How To Tell Depression to Piss Off: 40 Ways to Get Your Life Back (Paperback)

How To Tell Depression to Piss Off: 40 Ways to Get Your Life Back By James Withey Cover Image

How To Tell Depression to Piss Off: 40 Ways to Get Your Life Back (Paperback)


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Depression sucks, but you don't.

Trying to manage the range of symptoms that depression throws at you is like navigating the dark ocean floor when you are without a torch and don't know how to swim. How do you manage something that feels utterly unmanageable? How do you get through each day when depression is telling you you're a worthless lump of camel spleen? What you need is a guide. A really good one. You need to know what works and what to do.

This book gives you 40 ways to get to a better place with depression. They are born out of the author's personal experience of clinical depression and his many years of working as a counsellor helping people with their mental health. James lives with depression and knows its lies, the traps it makes and how to dodge when it starts spitting bile in your face. Nice, eh?

The ways include:

- Kick your cuckoo. We don't usually encourage violence towards birds, but no cuckoos are actually harmed so don't call the RSPCA just yet. In this chapter you're encouraged to imagine your depression as an external 'thing' (no humans or animals, of course!) and that you can 'kick out', which is great fun.

- Whose voice is it anyway? Spoiler alert! That nasty voice you're hearing isn't you; it's depression. The illness. When you start to recognise its voice you can start swearing back and who doesn't love a bit of swearing?

- Don't listen to the lies. We all tell little lies sometimes, right? But depression is the biggest liar in the whole universe. It makes Pinocchio look like Mother Theresa. Be the lie detector to depression's fibs; call it out on its fraudulent nonsense.

- Do the opposite. Depression will try to convince you to stay in bed, don't go out, don't wash, don't eat, don't phone anyone. Be Contrary Mary and do the exact opposite of what depression tells you because it never has your interests at heart. Plus, doing the opposite feels like you're a rebel, and rebels are cool (see Star Wars).

At whatever point you're at with your depression, this book can help and provide some laughs along the way - hooray! - because you really need it with this bloody illness.

James Withey is the author of the bestselling book How to Tell Depression to Piss Off: 40 Ways to get Your Life back, and is the co-editor of The Recovery Letters: Addressed to People Experiencing Depression and What I Do to Get Through:How to Run, Swim, Cycle, Sew, or Sing Your Way Through Depression.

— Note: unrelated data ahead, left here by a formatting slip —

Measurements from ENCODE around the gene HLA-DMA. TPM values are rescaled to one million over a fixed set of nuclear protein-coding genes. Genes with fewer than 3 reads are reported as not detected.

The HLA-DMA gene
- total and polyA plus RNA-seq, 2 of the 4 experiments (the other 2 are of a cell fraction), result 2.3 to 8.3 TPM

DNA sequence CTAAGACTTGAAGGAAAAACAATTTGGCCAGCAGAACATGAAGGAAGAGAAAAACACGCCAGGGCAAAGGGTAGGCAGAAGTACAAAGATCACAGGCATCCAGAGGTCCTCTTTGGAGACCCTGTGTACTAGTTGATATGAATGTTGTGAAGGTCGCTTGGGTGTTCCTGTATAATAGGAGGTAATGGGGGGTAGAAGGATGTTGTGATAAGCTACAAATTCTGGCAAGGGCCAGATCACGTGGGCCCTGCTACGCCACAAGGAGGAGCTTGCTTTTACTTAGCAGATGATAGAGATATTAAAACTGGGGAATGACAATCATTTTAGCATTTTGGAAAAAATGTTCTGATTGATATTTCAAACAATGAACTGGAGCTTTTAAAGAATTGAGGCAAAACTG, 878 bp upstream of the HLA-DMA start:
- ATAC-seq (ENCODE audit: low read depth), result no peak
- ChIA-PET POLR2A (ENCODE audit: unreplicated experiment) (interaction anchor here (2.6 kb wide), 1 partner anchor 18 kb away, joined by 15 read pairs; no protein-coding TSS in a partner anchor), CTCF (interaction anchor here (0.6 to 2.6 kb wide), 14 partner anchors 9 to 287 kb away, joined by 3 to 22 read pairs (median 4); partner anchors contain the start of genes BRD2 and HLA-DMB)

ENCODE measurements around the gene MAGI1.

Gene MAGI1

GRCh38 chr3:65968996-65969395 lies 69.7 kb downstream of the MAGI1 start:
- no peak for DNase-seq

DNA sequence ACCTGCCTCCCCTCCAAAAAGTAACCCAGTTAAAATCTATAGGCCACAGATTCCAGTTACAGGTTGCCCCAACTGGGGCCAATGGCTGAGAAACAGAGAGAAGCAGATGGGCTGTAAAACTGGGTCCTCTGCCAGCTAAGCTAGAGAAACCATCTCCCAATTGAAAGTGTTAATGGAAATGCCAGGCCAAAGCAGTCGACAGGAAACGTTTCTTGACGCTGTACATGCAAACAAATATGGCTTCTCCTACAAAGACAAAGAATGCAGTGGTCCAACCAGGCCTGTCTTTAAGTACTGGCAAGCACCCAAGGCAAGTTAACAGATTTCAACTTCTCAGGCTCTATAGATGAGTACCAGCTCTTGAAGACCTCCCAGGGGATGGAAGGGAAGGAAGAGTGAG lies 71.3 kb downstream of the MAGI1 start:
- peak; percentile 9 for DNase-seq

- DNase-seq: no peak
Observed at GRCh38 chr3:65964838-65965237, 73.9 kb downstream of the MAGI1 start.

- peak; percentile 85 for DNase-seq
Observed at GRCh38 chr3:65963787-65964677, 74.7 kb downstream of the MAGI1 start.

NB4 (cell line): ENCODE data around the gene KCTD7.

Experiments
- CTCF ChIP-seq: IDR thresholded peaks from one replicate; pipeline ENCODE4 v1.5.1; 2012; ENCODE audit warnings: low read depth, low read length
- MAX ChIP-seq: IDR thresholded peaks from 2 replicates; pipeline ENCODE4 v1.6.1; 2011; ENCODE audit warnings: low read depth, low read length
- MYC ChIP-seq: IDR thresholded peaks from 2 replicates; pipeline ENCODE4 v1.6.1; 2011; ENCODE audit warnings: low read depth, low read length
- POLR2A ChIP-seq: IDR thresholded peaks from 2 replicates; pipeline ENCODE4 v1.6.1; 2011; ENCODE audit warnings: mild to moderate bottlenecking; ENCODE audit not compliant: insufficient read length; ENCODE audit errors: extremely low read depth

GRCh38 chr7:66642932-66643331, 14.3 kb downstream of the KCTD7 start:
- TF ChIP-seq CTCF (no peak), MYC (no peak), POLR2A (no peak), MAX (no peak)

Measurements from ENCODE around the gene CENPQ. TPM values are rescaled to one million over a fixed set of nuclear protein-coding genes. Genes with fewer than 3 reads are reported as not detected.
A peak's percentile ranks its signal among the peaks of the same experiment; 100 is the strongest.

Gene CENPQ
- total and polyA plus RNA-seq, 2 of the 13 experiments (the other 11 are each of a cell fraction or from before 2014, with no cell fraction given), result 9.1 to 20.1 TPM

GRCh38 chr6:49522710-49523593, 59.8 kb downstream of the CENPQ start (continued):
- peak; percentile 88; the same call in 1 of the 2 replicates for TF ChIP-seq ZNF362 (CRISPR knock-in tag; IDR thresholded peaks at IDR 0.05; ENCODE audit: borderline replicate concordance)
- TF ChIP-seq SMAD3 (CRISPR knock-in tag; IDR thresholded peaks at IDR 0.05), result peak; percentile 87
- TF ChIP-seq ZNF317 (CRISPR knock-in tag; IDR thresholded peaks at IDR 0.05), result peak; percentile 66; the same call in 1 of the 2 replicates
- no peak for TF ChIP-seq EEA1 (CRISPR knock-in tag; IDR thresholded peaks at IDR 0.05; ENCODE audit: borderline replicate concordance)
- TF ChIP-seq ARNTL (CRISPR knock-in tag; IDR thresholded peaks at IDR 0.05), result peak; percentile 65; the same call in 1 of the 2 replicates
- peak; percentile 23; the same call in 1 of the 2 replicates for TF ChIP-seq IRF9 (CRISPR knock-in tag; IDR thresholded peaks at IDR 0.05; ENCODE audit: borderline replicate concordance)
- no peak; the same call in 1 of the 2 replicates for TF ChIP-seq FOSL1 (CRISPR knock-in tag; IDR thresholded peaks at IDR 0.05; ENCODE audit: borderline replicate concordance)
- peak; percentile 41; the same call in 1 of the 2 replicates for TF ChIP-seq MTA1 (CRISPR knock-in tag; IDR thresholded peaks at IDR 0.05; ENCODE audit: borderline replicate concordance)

He is the founder of The Recovery Letters project which publishes online letters from people recovering from depression. James trained as a person-centred counsellor and worked in addiction, homelessness and mental health services. He lives with depression & anxiety and writes and speaks about mental health. He lives in Hove in the UK with his husband and emotionally damaged cat.

Product Details ISBN: 9781472144522
ISBN-10: 147214452X
Publisher: Robinson
Publication Date: November 23rd, 2021
Pages: 176
Language: English
The most easily understandable book on depression you will ever read. Crammed with sound advice and laughs

Full of ways to hold someone's hope and help nurture them back to good mental health

'I thought I knew a lot about depression, but despite having treated people for it - and suffered from it myself - I learned more as I read [How to Tell Depression to Piss Off] from cover to cover. James has written a book about depression that gives you hope tempered with realism and shot through with wonderful anarchic humour. He knows exactly what it is like to 'feel too much'. He is refreshingly rude about the prissy crap written by many who do not understand depression or who have never experienced it. Yes, depression is a pernicious bugger and it's fine to shout and swear at it. And if all else fails, follow James's advice and get a cat'

This is a very useful book. Personal, honest and accessible, written with humanity and humour—<b>Dr Lucy Maddox, consultant clinical psychologist and writer</b>

Approaches the topic with a depth of understanding and offers practical tips (and a few laughs too) to help people, no matter what stage they're at . . . this is a timely read that's helpful, considered and deeply compassionate—Woman's Way